Ankhnespepi II, the wife of the 6th-Dynasty’s Pepi I, enjoyed strong female role models in her life. One of Pepi's other queens, Inenek-Inty, is thought to have been ancient Egypt’s first female vizier (chief minister), and Ankhnespepi’s mother, Nebet, also carried the title. It would be over 1,500 years (26th Dynasty) before Egypt would see another woman in the post.
Ankhnespepi II was also a key figure in the royal court. In fact, as the wife of two kings and the mother of another, her pyramid at Saqqara contains the first known examples of Pyramid Texts in a queen's pyramid.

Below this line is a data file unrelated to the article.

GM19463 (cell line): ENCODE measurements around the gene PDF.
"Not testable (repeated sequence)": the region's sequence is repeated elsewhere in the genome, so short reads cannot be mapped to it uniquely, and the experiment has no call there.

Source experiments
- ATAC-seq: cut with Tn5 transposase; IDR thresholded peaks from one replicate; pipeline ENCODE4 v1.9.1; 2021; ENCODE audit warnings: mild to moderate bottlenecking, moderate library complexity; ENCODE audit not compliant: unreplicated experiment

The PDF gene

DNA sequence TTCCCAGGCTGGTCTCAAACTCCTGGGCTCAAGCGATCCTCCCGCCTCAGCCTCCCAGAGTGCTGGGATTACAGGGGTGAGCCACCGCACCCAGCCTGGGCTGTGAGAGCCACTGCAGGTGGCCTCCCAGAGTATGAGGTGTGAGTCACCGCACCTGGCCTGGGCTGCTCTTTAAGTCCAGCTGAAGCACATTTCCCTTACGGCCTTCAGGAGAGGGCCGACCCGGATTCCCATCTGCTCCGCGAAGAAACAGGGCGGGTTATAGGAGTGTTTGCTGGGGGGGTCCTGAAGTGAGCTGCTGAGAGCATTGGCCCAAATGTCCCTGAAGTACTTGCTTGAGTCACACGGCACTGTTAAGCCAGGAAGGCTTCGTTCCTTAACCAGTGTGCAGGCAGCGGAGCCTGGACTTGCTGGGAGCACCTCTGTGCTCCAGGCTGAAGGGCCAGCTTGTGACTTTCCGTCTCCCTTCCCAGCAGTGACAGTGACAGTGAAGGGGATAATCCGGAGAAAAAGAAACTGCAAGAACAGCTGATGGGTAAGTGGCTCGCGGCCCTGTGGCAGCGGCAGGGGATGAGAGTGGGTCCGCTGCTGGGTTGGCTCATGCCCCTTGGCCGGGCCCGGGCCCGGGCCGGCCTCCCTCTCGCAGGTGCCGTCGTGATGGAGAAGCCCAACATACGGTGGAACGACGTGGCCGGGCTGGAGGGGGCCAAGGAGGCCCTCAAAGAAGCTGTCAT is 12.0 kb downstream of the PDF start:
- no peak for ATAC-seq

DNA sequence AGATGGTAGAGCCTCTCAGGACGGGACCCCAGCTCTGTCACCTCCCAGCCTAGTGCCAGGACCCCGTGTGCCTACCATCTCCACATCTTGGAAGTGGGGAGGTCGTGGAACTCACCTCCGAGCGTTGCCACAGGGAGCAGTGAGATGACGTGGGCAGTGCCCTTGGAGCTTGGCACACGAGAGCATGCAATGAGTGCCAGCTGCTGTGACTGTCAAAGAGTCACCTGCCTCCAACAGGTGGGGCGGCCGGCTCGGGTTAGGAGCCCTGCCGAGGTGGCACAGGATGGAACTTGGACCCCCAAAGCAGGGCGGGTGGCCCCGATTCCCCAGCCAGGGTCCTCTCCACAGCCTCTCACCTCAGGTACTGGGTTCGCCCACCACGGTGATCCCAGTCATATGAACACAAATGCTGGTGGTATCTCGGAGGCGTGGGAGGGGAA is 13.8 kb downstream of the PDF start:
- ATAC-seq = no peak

One of Nile Magazine's Top 5 Discoveries of 2017 is this elegant
wooden head, unearthed close to Ankhnespepi II's monument.
The head was found by the French-Swiss Archaeological Mission of Saqqara from the University of Geneva. Stylistically though, with its slender neck and large, disc-shaped earrings, the head seems to fit a date closer to the 18th Dynasty than the late Old Kingdom. Hopefully, radiocarbon dating will help solve the puzzle.
2017's Top 5 Discoveries is in the current issue of Nile Magazine. You can download a free sample at www.nilemagazine.com.au/free-samples.
Photo by Jerome Rizzo. Mission archéologique franco-suisse de Saqqâra.
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